Joshua Philip Yabut — the National Guardsmen who made headlines for taking an armored truck on an extended joyride — appaears to be a fan of decentralization.
Yabut allegedly absconded the Virginia army base where he was stationed in a M577 armored command vehicle from on Tuesday June 5, driving over sixty miles before being apprehended by police in downtown Richmond. He was arrested and charged with unauthorized use of a vehicle, eluding police, and driving under the influence of drugs.
Yabut has since disputed these charges, telling the Associated Press that he had permission to take the vehicle as part of a plan to evaluate the response of local law enforcement.
According to the timestamps on his Twitter account, Yabut was posting from inside the vehicle while the mid-speed chase was still ongoing, making him something of a folk hero amongst a certain segment of the extremely online. This minor celebrity — and the sheer audacity of his stunt — prompted journalists and curious strangers alike to probe deeper in to Yabuts online presence.
It has recently come to light that Yabut has a background in infosec. In addition to his LinkedIn profile, he has done cybersecurity work for NASA. It seems likely that he is the author of a 2016 Hackernoon article detailing a security exploit in the Tor browser.
The Tor browser is a modified version of Mozilla Firefox which is designed to optimize for privacy and anonymity. Popular with activists and journalists as well as hackers, Tor uses a technique called “onion routing,” (which was developed by DARPA in the 1990s) to route traffic through a decentralized network, obscuring its source and making it more difficult to trace browsing history back to a specific user.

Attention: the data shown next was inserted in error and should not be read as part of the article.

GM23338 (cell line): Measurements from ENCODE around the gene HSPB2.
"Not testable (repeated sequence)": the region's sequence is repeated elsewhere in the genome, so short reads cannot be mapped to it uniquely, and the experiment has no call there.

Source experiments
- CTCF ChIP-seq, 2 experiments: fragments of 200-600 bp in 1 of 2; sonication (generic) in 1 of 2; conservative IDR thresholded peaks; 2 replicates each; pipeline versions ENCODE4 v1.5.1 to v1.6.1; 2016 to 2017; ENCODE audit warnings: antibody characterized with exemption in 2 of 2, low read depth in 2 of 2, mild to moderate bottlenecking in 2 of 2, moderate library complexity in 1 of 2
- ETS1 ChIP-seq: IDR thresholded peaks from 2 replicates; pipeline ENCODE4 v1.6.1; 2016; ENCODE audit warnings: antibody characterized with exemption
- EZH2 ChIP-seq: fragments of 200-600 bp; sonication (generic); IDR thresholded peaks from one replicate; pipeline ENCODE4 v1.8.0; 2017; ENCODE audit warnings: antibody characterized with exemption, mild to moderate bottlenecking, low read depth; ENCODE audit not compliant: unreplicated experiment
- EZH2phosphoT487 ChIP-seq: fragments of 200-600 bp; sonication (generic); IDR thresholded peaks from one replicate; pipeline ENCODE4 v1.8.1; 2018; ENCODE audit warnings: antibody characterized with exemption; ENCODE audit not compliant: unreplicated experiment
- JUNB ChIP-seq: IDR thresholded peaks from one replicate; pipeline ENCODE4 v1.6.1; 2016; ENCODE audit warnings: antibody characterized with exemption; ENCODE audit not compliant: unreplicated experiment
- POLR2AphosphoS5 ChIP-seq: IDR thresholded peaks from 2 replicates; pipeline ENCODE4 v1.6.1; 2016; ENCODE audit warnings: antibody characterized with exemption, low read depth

Yabut claimed that the Tor network was deeply vulnerable, writing:
This attack enables arbitrary remote code execution against users accessing specific clearnet resources when used in combination with a targeting mechanism; such as by passively monitoring exit node traffic for traffic destined for specific clearnet resources. Additionally this attack enables an attacker to conduct exploitation at a massive scale against all Tor Browser users and to move towards implantation after selected criteria are met (such as an installed language pack, public IP address, DNS cache, stored cookie, stored web history, and etc).
Others in the Tor community have downplayed the severity of this security flaw. The exploit was patched within 24 hours.
Yabut has also been active in the cryptocurrency community, leading development of the cryptocurrency ZenCash. He left the project early last year, and shortly afterwards “he announced and made public a method of attacking the blockchain.”
While ZenCash did suffer an attack just a few days before Yabut’s now-famous June 5th joyride (the same day that he tweeted “permission to execute the 0day sir.”), there has been no conclusive evidence linking the attack to Yabut.